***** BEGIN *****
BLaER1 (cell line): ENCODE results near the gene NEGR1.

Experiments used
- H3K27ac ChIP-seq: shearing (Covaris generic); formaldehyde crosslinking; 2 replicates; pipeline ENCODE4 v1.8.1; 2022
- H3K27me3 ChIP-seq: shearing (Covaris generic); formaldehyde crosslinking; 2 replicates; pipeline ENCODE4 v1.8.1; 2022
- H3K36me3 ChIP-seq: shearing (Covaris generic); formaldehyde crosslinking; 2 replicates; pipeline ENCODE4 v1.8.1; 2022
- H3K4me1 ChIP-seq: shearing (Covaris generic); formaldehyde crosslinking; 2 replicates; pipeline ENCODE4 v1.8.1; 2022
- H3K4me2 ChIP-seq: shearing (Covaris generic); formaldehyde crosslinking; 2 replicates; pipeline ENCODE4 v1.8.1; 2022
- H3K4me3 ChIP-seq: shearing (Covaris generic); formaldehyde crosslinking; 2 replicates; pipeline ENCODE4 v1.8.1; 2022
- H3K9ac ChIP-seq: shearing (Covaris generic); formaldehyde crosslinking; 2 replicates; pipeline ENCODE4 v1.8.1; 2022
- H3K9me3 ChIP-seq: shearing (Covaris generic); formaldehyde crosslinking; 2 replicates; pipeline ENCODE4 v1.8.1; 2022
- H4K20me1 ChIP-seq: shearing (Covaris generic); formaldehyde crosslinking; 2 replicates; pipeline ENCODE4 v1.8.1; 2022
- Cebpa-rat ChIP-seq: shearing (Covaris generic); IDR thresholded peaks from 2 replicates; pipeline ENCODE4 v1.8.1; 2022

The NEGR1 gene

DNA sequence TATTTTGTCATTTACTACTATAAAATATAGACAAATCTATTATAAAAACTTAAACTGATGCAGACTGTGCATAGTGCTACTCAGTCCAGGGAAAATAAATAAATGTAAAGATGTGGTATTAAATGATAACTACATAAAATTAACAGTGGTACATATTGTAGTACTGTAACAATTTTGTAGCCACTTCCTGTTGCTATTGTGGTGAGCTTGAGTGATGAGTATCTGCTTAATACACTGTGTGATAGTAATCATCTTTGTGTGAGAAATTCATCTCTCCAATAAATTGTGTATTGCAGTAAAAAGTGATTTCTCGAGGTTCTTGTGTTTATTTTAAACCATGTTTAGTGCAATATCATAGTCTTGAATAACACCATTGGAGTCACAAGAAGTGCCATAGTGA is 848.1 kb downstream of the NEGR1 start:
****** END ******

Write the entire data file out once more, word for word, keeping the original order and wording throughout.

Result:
BLaER1 (cell line): ENCODE results near the gene NEGR1.

Experiments used
- H3K27ac ChIP-seq: shearing (Covaris generic); formaldehyde crosslinking; 2 replicates; pipeline ENCODE4 v1.8.1; 2022
- H3K27me3 ChIP-seq: shearing (Covaris generic); formaldehyde crosslinking; 2 replicates; pipeline ENCODE4 v1.8.1; 2022
- H3K36me3 ChIP-seq: shearing (Covaris generic); formaldehyde crosslinking; 2 replicates; pipeline ENCODE4 v1.8.1; 2022
- H3K4me1 ChIP-seq: shearing (Covaris generic); formaldehyde crosslinking; 2 replicates; pipeline ENCODE4 v1.8.1; 2022
- H3K4me2 ChIP-seq: shearing (Covaris generic); formaldehyde crosslinking; 2 replicates; pipeline ENCODE4 v1.8.1; 2022
- H3K4me3 ChIP-seq: shearing (Covaris generic); formaldehyde crosslinking; 2 replicates; pipeline ENCODE4 v1.8.1; 2022
- H3K9ac ChIP-seq: shearing (Covaris generic); formaldehyde crosslinking; 2 replicates; pipeline ENCODE4 v1.8.1; 2022
- H3K9me3 ChIP-seq: shearing (Covaris generic); formaldehyde crosslinking; 2 replicates; pipeline ENCODE4 v1.8.1; 2022
- H4K20me1 ChIP-seq: shearing (Covaris generic); formaldehyde crosslinking; 2 replicates; pipeline ENCODE4 v1.8.1; 2022
- Cebpa-rat ChIP-seq: shearing (Covaris generic); IDR thresholded peaks from 2 replicates; pipeline ENCODE4 v1.8.1; 2022

The NEGR1 gene

DNA sequence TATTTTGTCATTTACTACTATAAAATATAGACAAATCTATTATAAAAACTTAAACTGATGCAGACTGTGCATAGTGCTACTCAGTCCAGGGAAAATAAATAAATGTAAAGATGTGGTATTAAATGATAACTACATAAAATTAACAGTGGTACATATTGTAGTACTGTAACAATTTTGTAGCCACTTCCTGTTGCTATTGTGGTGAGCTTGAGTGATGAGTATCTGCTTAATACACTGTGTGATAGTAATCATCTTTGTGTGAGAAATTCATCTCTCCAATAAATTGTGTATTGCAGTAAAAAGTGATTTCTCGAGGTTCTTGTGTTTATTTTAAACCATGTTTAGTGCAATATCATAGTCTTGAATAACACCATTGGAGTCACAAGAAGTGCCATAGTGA is 848.1 kb downstream of the NEGR1 start: